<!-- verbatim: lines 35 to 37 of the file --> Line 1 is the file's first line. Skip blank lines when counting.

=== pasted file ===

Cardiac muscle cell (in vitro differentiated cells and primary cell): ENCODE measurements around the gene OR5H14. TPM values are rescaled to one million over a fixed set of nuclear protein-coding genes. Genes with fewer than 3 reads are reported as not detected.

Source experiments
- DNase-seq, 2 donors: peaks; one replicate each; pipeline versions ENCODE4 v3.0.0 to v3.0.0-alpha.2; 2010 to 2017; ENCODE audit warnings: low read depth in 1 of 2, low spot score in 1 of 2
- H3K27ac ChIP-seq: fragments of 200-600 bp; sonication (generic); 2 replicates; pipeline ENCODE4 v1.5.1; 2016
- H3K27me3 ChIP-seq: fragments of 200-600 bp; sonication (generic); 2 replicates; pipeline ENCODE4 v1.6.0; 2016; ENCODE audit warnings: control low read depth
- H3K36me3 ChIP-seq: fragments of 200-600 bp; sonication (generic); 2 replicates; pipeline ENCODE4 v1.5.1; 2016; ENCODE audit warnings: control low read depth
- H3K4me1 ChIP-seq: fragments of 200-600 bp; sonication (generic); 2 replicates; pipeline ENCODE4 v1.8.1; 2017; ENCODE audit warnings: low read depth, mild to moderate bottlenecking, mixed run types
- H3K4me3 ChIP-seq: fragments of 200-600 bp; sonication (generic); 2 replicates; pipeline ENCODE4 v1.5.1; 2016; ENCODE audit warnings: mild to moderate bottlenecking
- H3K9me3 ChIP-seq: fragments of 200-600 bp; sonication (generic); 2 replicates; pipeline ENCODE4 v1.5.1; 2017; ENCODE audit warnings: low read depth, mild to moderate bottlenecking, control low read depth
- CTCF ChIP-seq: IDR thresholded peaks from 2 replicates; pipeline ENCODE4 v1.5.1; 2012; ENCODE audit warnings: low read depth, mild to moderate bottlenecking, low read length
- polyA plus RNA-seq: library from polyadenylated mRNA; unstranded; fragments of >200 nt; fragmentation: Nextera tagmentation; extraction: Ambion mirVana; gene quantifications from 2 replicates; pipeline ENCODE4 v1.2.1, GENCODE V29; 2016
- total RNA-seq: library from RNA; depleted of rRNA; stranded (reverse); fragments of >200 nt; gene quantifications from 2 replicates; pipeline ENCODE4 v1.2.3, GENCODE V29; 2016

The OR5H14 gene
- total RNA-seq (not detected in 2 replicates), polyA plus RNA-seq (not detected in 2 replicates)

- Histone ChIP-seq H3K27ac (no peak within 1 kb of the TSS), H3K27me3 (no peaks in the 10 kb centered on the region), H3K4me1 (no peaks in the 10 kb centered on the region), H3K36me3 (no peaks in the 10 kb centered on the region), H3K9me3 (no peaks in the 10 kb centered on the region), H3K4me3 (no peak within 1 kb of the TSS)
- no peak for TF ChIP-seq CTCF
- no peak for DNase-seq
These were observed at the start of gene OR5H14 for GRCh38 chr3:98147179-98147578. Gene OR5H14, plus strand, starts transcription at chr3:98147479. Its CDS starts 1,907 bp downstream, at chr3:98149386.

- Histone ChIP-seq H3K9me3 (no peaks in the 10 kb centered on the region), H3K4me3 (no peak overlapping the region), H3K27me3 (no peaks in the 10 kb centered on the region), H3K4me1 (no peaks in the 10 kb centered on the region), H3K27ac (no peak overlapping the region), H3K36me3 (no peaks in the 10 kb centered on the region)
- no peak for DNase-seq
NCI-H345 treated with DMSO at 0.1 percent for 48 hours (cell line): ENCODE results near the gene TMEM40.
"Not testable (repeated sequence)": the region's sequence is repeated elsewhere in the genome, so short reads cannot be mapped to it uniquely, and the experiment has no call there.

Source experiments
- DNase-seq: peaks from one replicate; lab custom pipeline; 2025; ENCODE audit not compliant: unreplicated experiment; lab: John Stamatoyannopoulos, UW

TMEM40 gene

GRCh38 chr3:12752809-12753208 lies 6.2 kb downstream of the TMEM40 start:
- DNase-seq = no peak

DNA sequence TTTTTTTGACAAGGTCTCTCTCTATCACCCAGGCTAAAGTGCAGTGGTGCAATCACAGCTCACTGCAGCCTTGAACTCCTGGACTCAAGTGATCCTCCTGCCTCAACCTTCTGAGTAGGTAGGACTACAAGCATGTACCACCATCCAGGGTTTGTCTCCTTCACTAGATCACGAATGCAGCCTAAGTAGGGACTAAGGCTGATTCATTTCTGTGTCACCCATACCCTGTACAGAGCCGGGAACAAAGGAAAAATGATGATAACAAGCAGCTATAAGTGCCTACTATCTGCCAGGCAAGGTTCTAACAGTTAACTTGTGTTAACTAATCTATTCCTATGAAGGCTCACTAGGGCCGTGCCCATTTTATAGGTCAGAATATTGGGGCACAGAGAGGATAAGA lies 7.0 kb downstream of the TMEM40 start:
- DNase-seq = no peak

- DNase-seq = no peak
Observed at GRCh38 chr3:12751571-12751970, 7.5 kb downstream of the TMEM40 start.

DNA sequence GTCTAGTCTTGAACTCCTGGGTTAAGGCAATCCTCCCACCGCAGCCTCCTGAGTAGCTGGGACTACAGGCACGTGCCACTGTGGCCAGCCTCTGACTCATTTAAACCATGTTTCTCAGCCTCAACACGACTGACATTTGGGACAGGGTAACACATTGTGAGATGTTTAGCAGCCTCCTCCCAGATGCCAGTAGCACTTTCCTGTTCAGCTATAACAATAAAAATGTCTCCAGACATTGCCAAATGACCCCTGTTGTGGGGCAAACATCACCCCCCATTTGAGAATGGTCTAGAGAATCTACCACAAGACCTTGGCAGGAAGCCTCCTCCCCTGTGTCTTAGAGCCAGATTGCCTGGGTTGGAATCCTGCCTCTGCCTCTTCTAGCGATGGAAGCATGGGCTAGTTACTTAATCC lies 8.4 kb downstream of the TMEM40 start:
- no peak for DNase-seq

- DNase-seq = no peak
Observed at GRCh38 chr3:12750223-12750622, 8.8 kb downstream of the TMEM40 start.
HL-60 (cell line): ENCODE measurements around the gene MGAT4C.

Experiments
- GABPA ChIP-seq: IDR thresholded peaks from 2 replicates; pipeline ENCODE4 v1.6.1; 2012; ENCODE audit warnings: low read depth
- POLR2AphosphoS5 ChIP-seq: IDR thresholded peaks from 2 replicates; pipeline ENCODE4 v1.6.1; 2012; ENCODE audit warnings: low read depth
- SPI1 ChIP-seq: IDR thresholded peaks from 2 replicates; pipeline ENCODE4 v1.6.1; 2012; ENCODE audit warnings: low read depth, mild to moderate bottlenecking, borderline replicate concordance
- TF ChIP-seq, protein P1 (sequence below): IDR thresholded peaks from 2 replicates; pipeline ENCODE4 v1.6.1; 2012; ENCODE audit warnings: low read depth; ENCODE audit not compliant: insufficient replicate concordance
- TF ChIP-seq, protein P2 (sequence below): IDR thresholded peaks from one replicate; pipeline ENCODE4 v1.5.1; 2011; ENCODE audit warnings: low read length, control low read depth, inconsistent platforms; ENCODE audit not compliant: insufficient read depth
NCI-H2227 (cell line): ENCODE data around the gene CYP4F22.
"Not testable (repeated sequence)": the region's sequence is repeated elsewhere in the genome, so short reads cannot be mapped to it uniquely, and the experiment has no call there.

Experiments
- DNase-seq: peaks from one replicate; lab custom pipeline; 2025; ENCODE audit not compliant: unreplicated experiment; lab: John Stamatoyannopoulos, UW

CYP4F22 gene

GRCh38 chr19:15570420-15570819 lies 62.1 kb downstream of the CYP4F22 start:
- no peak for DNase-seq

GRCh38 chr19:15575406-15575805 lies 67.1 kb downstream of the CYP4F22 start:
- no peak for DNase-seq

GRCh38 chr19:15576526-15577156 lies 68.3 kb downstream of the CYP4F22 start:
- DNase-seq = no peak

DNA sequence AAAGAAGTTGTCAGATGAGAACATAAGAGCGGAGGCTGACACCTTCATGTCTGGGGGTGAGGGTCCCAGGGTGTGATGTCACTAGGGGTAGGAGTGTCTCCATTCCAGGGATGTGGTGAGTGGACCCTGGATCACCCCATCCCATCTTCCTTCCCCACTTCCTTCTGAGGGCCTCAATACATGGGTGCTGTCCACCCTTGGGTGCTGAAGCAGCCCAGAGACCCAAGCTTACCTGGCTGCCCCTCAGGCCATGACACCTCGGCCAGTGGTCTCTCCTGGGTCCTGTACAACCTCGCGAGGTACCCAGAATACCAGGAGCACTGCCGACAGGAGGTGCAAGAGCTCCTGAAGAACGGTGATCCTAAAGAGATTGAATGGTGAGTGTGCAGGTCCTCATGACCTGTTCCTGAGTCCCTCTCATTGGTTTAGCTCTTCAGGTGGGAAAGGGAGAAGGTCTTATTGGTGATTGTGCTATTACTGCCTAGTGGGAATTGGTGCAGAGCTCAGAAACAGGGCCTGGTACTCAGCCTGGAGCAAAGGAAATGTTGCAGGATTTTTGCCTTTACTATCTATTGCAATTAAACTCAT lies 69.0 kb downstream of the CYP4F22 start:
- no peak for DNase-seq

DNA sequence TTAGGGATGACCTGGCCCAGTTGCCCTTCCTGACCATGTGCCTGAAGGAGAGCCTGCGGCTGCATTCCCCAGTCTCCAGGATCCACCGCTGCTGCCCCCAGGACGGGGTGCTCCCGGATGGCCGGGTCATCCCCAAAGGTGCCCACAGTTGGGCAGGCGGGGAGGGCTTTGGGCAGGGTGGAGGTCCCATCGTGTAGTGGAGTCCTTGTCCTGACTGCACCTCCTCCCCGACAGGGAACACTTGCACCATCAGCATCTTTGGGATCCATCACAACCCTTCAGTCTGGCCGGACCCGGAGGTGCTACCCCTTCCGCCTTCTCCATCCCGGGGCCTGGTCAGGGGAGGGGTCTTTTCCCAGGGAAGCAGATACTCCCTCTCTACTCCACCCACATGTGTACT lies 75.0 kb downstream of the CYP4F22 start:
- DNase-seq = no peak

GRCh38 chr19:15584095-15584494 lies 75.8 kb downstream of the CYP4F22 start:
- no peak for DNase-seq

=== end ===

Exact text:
Observed at GRCh38 chr3:12750223-12750622, 8.8 kb downstream of the TMEM40 start.
HL-60 (cell line): ENCODE measurements around the gene MGAT4C.

Experiments